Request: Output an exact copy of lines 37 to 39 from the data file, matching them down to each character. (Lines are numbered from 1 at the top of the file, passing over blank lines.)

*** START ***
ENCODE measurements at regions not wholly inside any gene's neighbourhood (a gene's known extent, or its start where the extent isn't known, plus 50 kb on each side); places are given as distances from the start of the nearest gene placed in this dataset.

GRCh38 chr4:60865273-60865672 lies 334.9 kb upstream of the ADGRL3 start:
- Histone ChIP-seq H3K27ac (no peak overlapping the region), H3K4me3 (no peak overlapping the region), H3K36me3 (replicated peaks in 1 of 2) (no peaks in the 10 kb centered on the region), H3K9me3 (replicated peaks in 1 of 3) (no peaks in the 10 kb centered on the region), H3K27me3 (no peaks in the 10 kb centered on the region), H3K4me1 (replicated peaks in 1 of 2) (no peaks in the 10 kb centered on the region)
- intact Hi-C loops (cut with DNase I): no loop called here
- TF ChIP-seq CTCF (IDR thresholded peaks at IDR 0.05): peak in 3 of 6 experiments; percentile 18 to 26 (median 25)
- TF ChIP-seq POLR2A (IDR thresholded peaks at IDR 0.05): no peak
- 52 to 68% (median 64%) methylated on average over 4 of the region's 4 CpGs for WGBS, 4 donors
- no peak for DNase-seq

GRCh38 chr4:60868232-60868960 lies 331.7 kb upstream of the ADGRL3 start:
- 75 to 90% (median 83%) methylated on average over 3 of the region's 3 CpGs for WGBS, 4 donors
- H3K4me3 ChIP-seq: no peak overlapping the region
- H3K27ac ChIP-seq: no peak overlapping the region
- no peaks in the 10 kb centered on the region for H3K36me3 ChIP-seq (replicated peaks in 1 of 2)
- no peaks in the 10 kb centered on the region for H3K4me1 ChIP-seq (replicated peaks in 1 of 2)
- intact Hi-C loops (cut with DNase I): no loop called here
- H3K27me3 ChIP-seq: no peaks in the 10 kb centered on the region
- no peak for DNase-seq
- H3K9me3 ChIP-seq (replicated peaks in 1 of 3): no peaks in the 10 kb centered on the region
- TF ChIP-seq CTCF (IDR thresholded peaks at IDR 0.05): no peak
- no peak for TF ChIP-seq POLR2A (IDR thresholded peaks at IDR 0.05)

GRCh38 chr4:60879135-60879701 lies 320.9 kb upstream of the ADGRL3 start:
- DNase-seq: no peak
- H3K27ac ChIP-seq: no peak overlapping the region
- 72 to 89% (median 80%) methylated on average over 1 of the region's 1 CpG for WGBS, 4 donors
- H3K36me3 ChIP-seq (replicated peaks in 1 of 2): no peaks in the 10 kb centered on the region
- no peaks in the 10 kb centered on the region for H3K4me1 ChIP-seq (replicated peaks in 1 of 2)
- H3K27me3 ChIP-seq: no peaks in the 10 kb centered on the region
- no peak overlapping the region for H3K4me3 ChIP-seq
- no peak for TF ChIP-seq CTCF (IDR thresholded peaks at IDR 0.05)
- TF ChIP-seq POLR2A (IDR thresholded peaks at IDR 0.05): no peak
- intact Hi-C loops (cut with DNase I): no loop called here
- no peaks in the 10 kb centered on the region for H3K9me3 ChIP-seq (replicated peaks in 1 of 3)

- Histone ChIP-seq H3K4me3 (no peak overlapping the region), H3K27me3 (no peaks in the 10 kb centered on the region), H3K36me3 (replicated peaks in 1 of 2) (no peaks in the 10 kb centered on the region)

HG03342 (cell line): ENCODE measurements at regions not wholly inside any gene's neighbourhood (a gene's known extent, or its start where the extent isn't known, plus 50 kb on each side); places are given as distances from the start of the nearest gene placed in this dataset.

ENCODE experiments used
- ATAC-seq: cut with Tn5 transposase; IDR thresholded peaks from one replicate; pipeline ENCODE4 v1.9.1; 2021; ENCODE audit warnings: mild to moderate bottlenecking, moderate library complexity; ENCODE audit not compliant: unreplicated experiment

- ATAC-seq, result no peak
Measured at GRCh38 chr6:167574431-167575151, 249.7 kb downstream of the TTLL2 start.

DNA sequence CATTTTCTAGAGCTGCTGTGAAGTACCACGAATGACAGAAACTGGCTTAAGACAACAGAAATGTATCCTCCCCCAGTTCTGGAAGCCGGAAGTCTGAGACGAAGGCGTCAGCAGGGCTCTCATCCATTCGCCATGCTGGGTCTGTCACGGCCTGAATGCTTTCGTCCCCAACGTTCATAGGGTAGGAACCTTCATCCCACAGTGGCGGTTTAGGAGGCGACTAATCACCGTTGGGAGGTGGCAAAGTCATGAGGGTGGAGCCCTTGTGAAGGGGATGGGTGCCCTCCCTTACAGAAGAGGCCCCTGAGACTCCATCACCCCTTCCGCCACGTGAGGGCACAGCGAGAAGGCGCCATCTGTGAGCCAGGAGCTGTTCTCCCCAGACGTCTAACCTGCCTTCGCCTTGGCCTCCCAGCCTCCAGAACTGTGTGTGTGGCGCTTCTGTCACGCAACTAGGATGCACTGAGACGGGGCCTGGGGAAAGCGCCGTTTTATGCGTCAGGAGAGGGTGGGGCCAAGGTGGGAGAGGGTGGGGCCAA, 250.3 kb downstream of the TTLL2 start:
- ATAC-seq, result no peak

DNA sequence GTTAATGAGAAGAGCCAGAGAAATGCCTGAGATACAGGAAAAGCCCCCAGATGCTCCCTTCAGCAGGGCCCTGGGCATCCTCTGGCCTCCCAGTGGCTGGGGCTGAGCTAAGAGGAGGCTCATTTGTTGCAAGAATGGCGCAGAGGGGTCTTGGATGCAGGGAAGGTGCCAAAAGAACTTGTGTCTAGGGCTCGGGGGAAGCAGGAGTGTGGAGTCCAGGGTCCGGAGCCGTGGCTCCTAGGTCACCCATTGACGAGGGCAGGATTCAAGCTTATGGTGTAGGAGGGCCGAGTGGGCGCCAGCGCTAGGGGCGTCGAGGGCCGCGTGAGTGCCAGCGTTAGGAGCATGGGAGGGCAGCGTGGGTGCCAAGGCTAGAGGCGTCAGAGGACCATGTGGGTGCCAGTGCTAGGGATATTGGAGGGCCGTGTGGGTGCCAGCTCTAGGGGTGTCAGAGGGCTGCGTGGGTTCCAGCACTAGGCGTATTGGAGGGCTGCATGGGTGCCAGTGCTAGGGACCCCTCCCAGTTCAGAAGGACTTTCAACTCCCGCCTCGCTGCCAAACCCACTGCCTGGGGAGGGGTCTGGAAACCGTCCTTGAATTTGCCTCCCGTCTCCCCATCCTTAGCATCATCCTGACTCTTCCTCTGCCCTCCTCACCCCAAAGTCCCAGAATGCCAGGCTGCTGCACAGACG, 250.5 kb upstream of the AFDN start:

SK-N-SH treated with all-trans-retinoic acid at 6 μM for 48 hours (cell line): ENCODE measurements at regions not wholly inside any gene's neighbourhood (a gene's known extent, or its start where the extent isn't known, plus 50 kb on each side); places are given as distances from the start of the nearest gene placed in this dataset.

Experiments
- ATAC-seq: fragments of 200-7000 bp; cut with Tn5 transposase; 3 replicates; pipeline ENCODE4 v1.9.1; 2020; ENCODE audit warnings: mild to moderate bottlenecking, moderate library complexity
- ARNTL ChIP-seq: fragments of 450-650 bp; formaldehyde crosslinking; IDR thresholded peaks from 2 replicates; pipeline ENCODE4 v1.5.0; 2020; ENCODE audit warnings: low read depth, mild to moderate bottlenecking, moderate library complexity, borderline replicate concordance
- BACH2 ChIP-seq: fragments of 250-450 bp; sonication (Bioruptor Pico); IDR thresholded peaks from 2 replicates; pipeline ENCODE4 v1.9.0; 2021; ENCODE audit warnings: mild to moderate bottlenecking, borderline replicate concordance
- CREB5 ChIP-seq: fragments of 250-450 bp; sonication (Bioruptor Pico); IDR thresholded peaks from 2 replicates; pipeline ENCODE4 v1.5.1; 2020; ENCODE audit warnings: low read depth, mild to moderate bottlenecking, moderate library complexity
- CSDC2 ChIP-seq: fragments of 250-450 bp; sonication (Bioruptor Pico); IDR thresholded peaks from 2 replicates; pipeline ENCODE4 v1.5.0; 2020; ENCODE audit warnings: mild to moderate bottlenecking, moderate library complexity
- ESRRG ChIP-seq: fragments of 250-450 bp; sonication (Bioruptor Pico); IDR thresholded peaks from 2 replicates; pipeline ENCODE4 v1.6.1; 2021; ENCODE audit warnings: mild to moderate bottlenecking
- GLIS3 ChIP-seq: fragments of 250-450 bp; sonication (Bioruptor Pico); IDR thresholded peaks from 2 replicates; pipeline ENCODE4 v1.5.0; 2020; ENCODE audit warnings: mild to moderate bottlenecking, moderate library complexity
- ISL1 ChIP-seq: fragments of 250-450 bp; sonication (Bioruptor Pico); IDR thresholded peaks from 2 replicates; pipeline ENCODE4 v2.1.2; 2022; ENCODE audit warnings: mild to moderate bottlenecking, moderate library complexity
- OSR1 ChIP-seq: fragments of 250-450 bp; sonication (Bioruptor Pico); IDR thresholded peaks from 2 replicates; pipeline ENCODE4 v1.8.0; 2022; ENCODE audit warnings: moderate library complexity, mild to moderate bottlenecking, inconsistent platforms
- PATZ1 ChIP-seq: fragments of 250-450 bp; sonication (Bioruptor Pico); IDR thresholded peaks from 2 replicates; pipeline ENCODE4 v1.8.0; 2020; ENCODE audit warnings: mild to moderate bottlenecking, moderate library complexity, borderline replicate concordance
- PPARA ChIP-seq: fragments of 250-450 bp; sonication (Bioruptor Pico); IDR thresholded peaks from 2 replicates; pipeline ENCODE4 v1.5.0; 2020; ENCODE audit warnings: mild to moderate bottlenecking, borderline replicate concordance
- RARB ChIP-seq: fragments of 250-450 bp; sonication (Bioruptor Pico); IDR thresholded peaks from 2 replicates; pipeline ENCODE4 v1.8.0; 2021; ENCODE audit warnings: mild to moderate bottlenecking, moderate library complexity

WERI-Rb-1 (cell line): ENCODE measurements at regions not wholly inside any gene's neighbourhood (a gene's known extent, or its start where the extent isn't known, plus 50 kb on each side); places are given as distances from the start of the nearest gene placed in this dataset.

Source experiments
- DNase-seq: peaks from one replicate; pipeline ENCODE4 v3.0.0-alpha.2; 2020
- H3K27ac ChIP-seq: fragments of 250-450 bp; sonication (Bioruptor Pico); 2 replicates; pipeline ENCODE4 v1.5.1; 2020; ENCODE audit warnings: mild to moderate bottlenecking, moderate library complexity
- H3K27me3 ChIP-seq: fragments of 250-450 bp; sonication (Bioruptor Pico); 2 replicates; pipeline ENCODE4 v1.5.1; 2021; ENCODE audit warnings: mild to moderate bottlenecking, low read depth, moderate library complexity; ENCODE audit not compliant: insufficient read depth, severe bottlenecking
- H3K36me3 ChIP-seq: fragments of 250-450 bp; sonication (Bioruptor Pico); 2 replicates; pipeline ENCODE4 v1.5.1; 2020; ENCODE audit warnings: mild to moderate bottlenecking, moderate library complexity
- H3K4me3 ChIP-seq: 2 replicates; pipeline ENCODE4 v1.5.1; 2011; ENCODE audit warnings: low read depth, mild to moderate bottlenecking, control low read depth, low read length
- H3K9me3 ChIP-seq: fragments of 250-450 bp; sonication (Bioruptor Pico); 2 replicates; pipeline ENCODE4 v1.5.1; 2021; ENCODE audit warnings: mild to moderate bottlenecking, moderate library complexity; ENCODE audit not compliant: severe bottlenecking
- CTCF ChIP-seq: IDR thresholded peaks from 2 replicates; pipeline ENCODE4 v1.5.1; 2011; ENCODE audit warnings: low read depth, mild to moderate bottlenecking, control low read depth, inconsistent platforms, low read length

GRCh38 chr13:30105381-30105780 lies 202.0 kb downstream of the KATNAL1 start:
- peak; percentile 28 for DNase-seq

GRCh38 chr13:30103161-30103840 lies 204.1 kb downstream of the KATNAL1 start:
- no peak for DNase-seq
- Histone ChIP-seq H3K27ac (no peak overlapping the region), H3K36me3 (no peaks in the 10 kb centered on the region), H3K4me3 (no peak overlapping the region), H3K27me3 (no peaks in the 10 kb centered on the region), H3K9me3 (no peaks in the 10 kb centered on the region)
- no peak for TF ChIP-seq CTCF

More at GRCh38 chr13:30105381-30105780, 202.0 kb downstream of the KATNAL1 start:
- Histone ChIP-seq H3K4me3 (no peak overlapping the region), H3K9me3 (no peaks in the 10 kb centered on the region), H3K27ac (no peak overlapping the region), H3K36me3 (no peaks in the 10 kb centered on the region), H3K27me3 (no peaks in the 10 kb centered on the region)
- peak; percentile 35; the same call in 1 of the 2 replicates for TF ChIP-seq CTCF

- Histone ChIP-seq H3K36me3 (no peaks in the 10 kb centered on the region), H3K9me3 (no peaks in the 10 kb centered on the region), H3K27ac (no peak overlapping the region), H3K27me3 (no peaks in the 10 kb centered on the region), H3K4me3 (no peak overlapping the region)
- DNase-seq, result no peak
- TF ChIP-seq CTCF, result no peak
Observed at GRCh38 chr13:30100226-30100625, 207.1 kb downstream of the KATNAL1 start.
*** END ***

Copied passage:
- ATAC-seq, result no peak
Measured at GRCh38 chr6:167574431-167575151, 249.7 kb downstream of the TTLL2 start.

DNA sequence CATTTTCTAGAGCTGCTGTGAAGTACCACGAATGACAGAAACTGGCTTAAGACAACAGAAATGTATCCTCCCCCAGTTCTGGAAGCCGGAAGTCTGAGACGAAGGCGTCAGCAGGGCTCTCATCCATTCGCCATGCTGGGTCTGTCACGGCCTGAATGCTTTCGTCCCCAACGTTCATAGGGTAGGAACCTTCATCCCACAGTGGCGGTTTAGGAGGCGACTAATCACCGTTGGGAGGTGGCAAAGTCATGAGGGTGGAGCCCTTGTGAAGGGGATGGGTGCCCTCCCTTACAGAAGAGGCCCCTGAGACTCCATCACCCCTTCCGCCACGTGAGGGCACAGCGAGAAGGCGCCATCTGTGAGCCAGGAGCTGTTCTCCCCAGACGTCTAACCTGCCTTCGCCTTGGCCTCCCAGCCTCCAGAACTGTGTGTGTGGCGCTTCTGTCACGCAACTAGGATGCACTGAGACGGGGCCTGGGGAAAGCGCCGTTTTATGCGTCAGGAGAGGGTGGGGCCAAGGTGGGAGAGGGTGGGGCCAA, 250.3 kb downstream of the TTLL2 start: